Relatedly, analysts may seek to causally attribute the number of minority stops in which force would not have been used if the individual in question had been white (Yamamoto Reference Yamamoto2012). This value is proportional to the conditional average treatment effect among the treated (i.e., minority) stops, which can be written as follows:

(5) $${\hskip -58pt\rm{AT}}{{\rm{T}}_{M = 1}} = {\mathbb{E}}\left[ {{Y_i}\left( {1,{M_i}\left( 1 \right)} \right)|{D_i} = 1,{M_i} = 1} \right] - {\mathbb{E}}\left[ {{Y_i}\left( {0,{M_i}\left( 0 \right)} \right)|{D_i} = 1,{M_i} = 1} \right].$$

While the average treatment effects are of obvious policy importance, they are not the only quantity that researchers might seek to estimate. A closely related estimand is the controlled direct effect among the subset of reported encounters, ${\rm{CD}}{{\rm{E}}_{M = 1}} = {\mathbb{E}}\left[ {{Y_i}\left( {1,1} \right)|{M_i} = 1} \right] - {\mathbb{E}}\left[ {{Y_i}\left( {0,1} \right)|{M_i} = 1} \right]$ . This estimand differs from the ATEM=1 in its conceptual approach to racially discriminatory stops. Where the ATEM=1 asks whether a stop would have occurred at all if the individual were of differing race, the CDEM=1 seeks to quantify what would have happened if the officer was forced to stop them anyway, perhaps against the officer’s will. In practice, the difference is one of interpretation—regardless of the target quantity, existing work in this domain is based on the naïve difference in reported outcomes, and the question lies in the interpretation of estimated results. We note that causal estimands in the literature are often left undefined, making it difficult to assess whether published results are intended to correspond to the ATEM=1 or CDEM=1 (e.g., Goel, Rao, and Shroff Reference Goel, Rao and Shroff2016; Simoiu, Corbett-Davies, and Goel Reference Simoiu, Corbett-Davies and Goel2017). In Online Appendix A.3, we discuss the CDEM=1 at length. We show that it cannot be recovered in this setting unless analysts make the untenable assumption that no mediator-outcome confounding exists (Assumption 5, below). We refer readers to the Online Appendix for further details and focus on recovery of average treatment effects here.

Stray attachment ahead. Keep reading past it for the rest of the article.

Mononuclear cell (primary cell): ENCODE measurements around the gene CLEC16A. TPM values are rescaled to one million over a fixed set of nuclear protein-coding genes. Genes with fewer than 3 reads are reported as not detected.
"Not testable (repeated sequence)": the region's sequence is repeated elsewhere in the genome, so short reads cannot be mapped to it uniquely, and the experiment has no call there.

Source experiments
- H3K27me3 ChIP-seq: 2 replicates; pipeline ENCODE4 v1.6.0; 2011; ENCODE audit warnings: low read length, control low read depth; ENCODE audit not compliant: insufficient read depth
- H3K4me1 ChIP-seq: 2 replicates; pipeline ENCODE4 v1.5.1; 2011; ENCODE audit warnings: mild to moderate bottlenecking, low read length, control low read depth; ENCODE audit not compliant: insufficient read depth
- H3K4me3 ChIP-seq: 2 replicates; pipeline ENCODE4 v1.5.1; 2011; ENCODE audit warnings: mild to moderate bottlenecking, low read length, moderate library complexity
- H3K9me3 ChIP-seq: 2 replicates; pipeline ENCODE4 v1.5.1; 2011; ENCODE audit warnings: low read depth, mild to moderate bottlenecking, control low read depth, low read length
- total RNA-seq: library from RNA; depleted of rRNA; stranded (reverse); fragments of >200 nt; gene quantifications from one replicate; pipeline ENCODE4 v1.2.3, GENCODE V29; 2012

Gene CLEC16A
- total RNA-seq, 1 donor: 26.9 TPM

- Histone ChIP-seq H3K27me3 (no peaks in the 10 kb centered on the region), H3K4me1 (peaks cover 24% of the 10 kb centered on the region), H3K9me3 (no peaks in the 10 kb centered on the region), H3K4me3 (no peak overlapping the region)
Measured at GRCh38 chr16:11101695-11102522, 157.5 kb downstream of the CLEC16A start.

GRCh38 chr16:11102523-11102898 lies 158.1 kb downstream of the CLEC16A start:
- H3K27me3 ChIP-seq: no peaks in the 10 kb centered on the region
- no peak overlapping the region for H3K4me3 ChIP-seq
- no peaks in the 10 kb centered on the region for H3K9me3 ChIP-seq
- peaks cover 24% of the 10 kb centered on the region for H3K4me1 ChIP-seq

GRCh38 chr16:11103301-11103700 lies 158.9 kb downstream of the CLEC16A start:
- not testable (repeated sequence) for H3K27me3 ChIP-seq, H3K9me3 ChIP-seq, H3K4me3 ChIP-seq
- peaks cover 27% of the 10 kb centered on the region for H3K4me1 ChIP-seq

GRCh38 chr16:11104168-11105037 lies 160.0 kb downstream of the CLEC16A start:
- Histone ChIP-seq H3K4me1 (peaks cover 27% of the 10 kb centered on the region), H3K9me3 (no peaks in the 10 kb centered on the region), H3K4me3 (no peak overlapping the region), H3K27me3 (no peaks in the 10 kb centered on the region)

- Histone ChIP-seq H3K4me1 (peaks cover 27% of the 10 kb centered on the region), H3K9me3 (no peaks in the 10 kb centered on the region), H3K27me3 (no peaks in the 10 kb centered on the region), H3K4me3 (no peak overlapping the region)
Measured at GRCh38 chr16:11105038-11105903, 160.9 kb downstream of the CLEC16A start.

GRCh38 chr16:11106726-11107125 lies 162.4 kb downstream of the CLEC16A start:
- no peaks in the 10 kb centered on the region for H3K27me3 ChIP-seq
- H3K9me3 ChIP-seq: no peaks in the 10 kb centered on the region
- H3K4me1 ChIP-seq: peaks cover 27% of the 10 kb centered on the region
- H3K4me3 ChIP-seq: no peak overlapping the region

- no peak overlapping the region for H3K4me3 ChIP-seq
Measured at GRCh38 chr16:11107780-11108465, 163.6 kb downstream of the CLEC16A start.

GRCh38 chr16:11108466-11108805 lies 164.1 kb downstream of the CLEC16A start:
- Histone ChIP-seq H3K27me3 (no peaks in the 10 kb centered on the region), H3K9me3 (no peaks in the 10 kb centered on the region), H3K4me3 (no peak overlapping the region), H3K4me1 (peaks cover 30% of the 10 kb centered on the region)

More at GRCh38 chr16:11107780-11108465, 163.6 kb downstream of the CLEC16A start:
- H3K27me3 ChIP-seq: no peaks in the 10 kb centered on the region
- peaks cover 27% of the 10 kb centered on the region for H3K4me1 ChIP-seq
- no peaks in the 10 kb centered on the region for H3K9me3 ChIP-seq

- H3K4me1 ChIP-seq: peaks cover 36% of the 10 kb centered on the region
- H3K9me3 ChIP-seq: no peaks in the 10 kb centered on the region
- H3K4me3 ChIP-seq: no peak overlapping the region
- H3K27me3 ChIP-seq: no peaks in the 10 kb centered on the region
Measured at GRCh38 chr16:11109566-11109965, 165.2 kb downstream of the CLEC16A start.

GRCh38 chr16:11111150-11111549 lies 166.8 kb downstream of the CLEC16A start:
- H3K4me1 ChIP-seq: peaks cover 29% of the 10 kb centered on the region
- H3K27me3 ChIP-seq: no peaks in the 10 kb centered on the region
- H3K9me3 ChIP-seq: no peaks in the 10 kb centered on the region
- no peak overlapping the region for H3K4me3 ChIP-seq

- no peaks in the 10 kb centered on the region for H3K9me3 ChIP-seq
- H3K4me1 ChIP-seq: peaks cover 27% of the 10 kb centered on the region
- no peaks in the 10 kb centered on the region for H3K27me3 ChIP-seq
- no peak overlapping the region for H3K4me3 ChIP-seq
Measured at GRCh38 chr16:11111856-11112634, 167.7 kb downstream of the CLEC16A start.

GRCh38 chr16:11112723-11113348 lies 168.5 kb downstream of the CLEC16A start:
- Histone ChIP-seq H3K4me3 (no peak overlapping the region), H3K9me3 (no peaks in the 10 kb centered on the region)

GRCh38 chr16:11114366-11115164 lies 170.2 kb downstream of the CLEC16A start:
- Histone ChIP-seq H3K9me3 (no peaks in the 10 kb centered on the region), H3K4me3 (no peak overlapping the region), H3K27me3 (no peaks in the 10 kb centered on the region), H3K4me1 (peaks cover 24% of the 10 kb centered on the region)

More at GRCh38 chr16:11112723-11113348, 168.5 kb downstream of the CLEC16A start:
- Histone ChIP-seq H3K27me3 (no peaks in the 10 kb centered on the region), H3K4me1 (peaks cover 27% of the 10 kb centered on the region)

Necessary Assumptions

In this subsection, we describe a number of statistical assumptions that the analyst must make for a causal study of racially biased policing when only administrative data on police–civilian interactions is available. Without these assumptions, causal quantities of interest in this substantive area cannot be identified in data.

Assumption 1 (Mandatory Reporting).Y i(d, 0) = 0 for all i and for d ∈ {0, 1}.

We assume all encounters that escalate to the use of force also trigger a reporting requirement and are, therefore, observed in administrative data. Though there exist wide variability in data recording practices across jurisdictions, this assumption is plausible in the study of many major police departments. For example, New York Police Department (NYPD) officers are required to report a number of variables, including the specific type of force used, following each “stop, question, and frisk” encounter. Based on these and other reports, the NYPD releases detailed annual use-of-force reports (NYPD 2017). The completeness of these reports with respect to fatalities is informally enforced by standard journalistic practices which place high emphasis on documenting violent incidents (Iyengar Reference Iyengar1994). Lesser forms of force are more likely to go unreported, to be sure, but the ubiquity of surveillance cameras, cell phone cameras, and media interest in police brutality makes unobserved uses of force increasingly unlikely (Fisher and Hermann Reference Fisher and Hermann2015). We note that this assumption is implicit in all analyses of police use of force that rely on administrative data.

Assumption 2 (Mediator Monotonicity).M i(1) ≥ M i(0) for all i.